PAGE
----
First some news. Some good news.
We’re planning to play out this Shocker Invitational, devised of 16 fictional teams and 80 of Wichita State’s best past and current players, during the
basketball season. Stay tuned for more details. Soon. I promise.
I didn’t just pick these teams to analyze them player by player with no pay off. We’re going to play this thing out and eventually crown a champion.
And it just might be the team I’m writing about today.
This one consists of center Garrett Stutz, power forward Cliff Levingston, small forward Dave Leach, shooting guard Kelly Pete and point guard Fridge Holman.
Levingston and Pete are two of the greatest Shockers in history and form a formidable duo here. Stutz, Leach and Holman are a better-than-solid supporting cast. Watch out for this club.
Stutz, a 7-footer, started slowly during his WSU career (2008-12). He didn’t average more than 7.8 points or 4.4 rebounds until his senior season, when he exploded to become a force on a team that reached the NCAA Tournament. Stutz averaged 13.3 points and 8.0 rebounds that season, finally realizing the potential promised by his coach, Gregg Marshall and becoming a first-team all-Missouri Valley Conference selection.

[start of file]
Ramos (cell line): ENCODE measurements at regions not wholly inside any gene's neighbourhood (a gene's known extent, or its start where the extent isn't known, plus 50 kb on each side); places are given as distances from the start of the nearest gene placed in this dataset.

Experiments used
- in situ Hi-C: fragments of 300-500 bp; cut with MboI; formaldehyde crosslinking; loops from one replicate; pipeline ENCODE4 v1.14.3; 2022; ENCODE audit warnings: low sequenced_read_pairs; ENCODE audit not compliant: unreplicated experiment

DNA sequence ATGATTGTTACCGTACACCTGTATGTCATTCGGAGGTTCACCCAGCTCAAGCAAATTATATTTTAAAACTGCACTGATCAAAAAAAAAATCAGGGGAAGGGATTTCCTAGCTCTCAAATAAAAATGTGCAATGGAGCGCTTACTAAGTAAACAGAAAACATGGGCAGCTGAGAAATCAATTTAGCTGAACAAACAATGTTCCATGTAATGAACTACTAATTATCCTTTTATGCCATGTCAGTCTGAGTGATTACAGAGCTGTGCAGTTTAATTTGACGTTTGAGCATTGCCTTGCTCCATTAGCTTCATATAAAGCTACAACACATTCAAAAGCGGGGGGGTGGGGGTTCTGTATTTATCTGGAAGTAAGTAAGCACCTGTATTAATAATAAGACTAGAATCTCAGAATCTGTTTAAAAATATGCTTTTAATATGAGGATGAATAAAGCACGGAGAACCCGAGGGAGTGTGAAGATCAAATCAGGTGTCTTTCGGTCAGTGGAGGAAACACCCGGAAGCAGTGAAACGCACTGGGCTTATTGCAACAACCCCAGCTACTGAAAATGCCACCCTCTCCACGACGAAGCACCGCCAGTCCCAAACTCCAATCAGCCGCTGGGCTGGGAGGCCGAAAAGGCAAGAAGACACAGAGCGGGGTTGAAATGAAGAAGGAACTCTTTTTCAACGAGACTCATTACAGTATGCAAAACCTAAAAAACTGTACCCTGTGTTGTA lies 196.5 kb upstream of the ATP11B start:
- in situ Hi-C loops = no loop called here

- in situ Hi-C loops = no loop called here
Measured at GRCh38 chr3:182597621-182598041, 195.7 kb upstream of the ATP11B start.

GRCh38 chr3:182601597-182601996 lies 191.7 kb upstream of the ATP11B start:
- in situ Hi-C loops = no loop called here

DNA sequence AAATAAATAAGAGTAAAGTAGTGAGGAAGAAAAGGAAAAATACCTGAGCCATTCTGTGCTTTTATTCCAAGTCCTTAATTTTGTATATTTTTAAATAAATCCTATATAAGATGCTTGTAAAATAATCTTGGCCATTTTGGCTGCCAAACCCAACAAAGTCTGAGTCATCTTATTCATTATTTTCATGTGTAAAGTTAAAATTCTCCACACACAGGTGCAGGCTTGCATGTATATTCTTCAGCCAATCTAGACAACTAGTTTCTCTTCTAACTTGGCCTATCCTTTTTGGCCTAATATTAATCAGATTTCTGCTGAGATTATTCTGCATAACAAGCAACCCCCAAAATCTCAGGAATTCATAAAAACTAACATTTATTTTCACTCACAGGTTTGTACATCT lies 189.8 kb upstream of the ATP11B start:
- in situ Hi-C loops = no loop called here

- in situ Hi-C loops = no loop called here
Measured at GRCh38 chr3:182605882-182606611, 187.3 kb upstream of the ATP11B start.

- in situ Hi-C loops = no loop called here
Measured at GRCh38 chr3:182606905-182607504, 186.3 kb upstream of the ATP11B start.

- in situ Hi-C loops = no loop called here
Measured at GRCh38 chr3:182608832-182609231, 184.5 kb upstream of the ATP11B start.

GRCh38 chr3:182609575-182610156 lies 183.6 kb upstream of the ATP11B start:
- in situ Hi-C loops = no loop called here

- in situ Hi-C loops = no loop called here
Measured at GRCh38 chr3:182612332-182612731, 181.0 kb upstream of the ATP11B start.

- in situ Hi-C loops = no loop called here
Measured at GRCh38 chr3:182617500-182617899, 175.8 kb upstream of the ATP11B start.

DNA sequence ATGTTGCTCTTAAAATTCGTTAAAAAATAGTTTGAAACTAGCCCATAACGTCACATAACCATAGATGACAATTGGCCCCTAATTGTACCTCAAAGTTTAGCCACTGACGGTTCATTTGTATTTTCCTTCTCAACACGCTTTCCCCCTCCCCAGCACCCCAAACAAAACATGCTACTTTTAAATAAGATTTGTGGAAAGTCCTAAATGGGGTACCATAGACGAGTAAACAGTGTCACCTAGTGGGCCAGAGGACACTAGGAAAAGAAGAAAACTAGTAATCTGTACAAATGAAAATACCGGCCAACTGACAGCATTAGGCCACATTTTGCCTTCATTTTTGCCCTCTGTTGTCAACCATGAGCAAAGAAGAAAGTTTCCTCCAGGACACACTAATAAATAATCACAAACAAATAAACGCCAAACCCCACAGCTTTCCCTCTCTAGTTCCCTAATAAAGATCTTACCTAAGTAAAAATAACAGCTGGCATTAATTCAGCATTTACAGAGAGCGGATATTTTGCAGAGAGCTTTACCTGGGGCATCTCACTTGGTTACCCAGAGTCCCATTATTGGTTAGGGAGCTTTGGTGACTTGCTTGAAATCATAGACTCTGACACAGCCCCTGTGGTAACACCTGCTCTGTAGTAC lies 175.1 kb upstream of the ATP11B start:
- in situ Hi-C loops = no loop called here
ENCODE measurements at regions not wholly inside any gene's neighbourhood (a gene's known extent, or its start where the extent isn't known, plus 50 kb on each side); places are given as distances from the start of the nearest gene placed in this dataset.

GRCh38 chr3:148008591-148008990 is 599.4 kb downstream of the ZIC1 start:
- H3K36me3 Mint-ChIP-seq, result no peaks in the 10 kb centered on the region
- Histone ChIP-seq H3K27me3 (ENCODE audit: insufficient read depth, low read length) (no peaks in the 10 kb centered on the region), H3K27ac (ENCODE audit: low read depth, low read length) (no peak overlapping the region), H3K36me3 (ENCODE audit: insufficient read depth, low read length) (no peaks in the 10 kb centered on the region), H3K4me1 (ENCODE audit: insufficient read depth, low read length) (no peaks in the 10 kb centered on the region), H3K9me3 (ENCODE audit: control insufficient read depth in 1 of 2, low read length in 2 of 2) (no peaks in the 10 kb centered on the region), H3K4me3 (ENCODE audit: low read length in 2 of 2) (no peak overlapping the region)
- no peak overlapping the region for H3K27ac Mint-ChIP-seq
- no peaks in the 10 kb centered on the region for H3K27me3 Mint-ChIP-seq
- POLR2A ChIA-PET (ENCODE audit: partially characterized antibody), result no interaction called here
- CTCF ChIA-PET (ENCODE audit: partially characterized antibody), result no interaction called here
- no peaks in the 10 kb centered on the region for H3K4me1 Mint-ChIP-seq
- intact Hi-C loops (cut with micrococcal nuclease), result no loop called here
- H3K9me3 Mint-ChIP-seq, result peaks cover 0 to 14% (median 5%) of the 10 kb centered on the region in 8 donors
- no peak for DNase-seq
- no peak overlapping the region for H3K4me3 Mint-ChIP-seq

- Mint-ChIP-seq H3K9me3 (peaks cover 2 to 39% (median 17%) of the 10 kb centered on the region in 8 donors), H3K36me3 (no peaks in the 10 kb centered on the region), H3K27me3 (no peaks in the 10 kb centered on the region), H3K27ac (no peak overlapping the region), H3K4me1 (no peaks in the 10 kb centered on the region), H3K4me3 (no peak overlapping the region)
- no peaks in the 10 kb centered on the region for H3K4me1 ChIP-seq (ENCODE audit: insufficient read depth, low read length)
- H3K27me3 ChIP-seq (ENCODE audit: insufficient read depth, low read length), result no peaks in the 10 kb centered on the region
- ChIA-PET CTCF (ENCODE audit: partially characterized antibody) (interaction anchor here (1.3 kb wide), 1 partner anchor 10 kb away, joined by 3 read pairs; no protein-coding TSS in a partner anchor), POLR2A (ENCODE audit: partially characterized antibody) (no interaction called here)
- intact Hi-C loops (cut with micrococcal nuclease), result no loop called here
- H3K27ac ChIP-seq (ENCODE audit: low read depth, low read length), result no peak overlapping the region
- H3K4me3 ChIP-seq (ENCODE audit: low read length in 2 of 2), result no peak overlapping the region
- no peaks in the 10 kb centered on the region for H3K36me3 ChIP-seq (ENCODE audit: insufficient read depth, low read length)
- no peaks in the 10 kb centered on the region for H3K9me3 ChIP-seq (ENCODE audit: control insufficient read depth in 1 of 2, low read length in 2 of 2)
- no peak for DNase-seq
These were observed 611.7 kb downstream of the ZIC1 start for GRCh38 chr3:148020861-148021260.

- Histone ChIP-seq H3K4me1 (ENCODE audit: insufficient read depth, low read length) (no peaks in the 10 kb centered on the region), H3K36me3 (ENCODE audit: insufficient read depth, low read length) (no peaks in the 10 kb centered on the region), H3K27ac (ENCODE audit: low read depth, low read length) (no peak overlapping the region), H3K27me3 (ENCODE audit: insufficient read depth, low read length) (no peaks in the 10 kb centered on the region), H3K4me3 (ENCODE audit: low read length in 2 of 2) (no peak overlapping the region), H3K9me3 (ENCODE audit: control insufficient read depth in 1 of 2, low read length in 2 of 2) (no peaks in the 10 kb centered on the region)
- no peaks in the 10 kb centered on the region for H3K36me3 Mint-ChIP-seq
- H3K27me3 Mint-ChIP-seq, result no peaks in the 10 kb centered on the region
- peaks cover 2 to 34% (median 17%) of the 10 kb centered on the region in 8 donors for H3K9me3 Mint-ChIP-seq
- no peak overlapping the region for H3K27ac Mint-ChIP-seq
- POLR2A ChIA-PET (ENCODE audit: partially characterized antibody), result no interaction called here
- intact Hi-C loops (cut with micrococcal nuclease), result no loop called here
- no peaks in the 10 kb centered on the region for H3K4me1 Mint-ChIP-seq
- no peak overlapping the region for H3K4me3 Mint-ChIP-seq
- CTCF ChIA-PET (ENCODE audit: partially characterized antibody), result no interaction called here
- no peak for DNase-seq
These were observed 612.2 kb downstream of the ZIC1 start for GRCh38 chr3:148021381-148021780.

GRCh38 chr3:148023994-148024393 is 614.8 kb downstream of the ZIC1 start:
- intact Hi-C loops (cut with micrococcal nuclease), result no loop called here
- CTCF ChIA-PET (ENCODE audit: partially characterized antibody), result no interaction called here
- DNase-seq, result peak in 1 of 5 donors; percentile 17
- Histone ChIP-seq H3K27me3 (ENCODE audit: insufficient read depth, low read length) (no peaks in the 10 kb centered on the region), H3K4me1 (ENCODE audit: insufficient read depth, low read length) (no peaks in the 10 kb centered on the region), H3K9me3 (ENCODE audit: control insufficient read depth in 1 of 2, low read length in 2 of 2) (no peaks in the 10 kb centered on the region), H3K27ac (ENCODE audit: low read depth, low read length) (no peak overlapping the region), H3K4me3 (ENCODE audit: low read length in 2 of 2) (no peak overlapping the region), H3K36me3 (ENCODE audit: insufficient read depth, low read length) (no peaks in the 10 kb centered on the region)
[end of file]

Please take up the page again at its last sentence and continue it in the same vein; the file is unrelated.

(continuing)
Levingston stayed three seasons at Wichita State before leaving for the NBA. They were three outstanding seasons, during which he averaged 16.2 points and 10.6 rebounds. His best season came as a sophomore in 1980-81, when he averaged 18.5 points and 11.4 rebounds, both team highs. He is one of five former WSU players whose uniform number hangs from the rafters at Koch Arena, joining Cleo Littleton, Dave Stallworth, Antoine Carr and Xavier McDaniel.
Leach was a fantastic baseline shooter, so good in fact that the baselines at the Roundhouse were called “Leach’s Corner.” A high school standout at McPherson, Leach averaged 12.3 points and 5.3 rebounds for Wichita State’s Final Four team in 1964-65.
Pete, a 6-1 guard from Wichita East, averaged 14.1 points and 6.4 rebounds during his WSU career and was probably an even better defensive player. He was the Shockers’ MVP in 1964-65, their Final Four season, and averaged 17.3 points and 7.0 rebounds that season. He had a 31-point game against SMU during the NCAA Tournament.
Holman, a junior college transfer, played two seasons for the Shockers and Mark Turgeon from 2002-04. As a senior, he averaged 10.4 points and 5.8 asssits.
This is an interesting team, one that could go either way.
Stutz, Leach and Holman were able to put together outstanding senior seasons after so-so starts to their careers. Levingston and Pete, obviously, were outstanding from the get-go.
How will this club mesh? Pete and Leach were Shocker teammates during some of the team’s best seasons. Levingston and Stutz also have NCAA Tournament experience.
I know a lot of people who are interested in the Shocker Invitational believe this is one of the three or four teams to beat. It’s hard to disagree.